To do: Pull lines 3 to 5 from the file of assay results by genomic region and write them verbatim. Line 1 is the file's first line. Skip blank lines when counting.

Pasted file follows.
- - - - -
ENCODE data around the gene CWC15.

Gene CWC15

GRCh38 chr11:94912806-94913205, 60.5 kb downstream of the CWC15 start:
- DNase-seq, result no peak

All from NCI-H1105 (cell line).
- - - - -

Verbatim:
GRCh38 chr11:94912806-94913205, 60.5 kb downstream of the CWC15 start:
- DNase-seq, result no peak

All from NCI-H1105 (cell line).